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Film Review


From Africa to India: Sidi Music in the Indian Ocean Diaspora (United States/ 2003). Producers: Amy Catlin-Jairazbhoy and Nazir Ali Jairazbhoy. running time: 74 minutes. (

     World historians increasingly envision cultures not as bundles of particular "traits" fixed to specific geographical places, but rather—to quote a 1997 White Paper by the University of Chicago's Globalization Project—as the "precipitates of various kinds of actions, interaction, and motion—trade, travel, pilgrimage, warfare, proselytization, colonization, exile, and the like." This approach has been both a consequence and a cause of scholars' use of the Atlantic and Mediterranean "worlds" as meaningful units of historical investigation.1 But while teaching resources on those two zones abound, instructors face a surprising paucity of engaging materials for the equally consequential "Indian Ocean World." This dearth makes particularly welcome the documentary From Africa to India: Sidi Music in the Indian Ocean Diaspora by UCLA's ethnomusicological team of Amy Catlin-Jairazbhoy and Nazir Ali Jairazbhoy. Despite occasionally amateurish camera work, the film compellingly conveys the region's complex heritage by braiding together contemporary music and dance performances in African-descended Sidi communities from Gujarat to Karnataka with a narrative of both Sidi history and their current, often difficult, status in present-day India. 1
    The predictability and accessibility of the Indian Ocean's monsoon winds bound together through commerce the coastal regions of East Africa, Arabia, and Asia. This trade served as a cradle for globalization hundreds of years before significant routes across the Atlantic or Pacific Oceans, with their fixed-wind systems, emerged. The cultural synthesis fostered in the littoral societies participating in this regional exchange undermines the frequently essentialized and sometimes racialized notions of hermetically-sealed "African," "Arab," and "Indian" cultures. Likewise, learning about what has been called the "Afrasian Sea" can usefully upend students' preconceptions.2 The documentary's Sidi subjects embody the legacy of the Indian Ocean trade system as the Sidis trace their descent from two diasporas integral to that nexus. In the first, starting in the twelfth century, Africans facilitated trade by working as sailors, merchants and, particularly, military and domestic slaves throughout the Muslim lands touching the "Afrasian Sea." In the second, a smaller number of Africans, starting in the sixteenth century, labored as slaves and soldiers for first the Portuguese and eventually the French and British residents of India's coastal entrepots such as Kacch and Calcutta. In the interest of time, teachers may wish to present this history themselves rather than rely on the film's dense account and then skip to the gripping dance performances. These feature Sidi musical instruments and rhythmic patterns that, according to Catlin-Jairazbhoy, are not only derived from "African models'' but also resemble those found in Afro-Brazil. Particularly striking are the portions of the documentary that address the ecstatic Sufi rituals at the shrine of Gori Pir (Baba Gor), an Abysinnian who came to Gujarat in the 14th century to mine and trade agate. One way to underscore for students the cultural synthesis at work in Sidi, and by extension, Indian Ocean, history might to play in class the readily available song "Dam Mast Qalandar Mast Mast," made famous by Nusrat Fateh Ali Khan, after the very similar Qawwali style piece "I'm in Baba Gor's intoxication," sung in the documentary by a Sidi Fakr. Likewise, instructors might wish to use the film to ask students to compare and contrast identity formation in African diaspora communities in the Indian and Atlantic Oceans using the concept of "'routes' versus 'roots'" proposed by Paul Gilroy in The Black Atlantic (1993). 2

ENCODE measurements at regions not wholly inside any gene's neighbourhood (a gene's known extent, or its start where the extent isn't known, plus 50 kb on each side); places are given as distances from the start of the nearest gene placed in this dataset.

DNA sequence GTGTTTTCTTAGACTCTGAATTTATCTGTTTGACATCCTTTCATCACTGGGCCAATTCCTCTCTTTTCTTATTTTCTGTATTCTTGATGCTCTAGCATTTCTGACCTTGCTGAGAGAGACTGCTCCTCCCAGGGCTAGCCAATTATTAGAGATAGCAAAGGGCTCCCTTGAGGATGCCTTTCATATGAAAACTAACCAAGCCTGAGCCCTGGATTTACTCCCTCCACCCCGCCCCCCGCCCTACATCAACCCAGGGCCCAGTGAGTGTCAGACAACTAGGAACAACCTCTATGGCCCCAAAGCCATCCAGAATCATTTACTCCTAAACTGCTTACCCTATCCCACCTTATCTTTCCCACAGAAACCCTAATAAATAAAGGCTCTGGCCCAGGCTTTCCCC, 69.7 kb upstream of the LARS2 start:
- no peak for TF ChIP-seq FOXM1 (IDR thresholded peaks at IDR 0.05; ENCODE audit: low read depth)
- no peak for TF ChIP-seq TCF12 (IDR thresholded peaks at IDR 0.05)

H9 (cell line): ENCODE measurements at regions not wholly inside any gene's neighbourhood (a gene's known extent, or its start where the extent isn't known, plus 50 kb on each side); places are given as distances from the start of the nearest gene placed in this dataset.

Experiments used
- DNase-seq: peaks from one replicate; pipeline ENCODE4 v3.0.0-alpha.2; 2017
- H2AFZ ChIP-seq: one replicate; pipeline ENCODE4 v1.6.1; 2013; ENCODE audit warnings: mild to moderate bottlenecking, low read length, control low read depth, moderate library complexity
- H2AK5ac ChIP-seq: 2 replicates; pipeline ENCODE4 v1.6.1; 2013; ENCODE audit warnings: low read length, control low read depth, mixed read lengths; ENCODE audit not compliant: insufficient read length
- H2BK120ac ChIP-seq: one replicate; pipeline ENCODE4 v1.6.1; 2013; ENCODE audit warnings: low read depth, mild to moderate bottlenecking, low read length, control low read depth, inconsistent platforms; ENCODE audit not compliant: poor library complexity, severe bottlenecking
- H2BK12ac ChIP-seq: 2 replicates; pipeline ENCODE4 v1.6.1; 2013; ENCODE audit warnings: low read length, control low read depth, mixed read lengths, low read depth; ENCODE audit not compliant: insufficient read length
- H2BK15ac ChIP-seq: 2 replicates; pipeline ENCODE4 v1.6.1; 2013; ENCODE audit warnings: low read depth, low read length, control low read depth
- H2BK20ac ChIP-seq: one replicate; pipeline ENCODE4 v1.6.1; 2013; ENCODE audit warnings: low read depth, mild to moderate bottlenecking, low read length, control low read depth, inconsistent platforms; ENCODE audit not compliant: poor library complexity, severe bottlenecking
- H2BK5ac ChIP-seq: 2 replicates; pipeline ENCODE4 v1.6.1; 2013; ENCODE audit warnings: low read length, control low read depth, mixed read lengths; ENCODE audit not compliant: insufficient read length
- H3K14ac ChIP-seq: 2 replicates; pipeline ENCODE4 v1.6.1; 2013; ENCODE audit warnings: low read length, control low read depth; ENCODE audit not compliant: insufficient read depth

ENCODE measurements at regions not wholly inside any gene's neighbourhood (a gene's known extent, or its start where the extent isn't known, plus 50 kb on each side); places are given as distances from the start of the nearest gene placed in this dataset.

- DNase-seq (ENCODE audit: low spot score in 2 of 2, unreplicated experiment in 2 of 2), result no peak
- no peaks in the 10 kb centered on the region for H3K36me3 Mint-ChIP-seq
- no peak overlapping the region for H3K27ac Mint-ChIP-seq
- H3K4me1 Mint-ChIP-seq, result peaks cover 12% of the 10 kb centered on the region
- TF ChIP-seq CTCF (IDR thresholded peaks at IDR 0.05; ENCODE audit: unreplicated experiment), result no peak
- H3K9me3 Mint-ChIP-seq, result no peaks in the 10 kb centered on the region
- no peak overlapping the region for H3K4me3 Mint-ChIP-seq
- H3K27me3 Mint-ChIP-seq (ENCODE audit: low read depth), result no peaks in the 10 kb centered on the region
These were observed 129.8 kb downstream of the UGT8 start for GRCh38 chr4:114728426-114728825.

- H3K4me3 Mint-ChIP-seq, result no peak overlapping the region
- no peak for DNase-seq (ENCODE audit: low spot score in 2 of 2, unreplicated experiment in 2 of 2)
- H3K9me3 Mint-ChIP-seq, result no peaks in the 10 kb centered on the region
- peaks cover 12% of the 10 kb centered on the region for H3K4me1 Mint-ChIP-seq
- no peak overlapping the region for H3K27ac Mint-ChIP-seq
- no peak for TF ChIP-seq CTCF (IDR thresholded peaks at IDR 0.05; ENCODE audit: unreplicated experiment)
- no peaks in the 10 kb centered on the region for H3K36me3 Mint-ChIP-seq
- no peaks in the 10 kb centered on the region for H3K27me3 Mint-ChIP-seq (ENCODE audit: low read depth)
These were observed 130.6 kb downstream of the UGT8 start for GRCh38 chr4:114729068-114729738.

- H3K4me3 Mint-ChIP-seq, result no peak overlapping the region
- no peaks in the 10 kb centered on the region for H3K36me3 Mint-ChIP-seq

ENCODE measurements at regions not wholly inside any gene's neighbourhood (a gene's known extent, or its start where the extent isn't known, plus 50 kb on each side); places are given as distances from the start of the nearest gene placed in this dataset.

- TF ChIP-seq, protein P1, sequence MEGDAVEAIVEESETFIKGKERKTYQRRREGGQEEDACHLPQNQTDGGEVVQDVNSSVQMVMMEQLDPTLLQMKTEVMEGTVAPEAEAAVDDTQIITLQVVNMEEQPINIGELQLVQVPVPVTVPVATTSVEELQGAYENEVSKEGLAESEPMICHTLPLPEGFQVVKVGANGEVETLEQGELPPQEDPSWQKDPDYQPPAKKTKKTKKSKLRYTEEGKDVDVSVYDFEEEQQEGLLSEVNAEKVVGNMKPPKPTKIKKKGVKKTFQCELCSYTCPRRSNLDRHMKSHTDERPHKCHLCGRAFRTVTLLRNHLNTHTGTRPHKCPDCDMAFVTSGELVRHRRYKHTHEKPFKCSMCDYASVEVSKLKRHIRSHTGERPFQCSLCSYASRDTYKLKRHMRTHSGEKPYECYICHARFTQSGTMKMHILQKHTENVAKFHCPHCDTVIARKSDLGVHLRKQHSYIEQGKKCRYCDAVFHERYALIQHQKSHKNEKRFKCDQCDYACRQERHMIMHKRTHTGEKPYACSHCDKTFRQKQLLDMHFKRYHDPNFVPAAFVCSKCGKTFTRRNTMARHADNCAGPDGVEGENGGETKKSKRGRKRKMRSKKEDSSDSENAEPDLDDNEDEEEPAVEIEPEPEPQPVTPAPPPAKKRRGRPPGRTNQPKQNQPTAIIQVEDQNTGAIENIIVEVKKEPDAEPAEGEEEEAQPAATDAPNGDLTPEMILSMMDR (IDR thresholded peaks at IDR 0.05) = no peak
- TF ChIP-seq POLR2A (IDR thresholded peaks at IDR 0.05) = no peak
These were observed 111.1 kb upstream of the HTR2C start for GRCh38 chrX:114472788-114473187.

Fritz Umbach
John Jay College, City University of New York


1 Area Studies, Regional Worlds, white paper produced by the Globalization Project at the University of Chicago, 1997.

2 Pearson, M. (1998). Port Cities and Intruders: The Swahili Coast, India, and Portugal in the Early Modern Period. Baltimore, Johns Hopkins University Press, chapter two.


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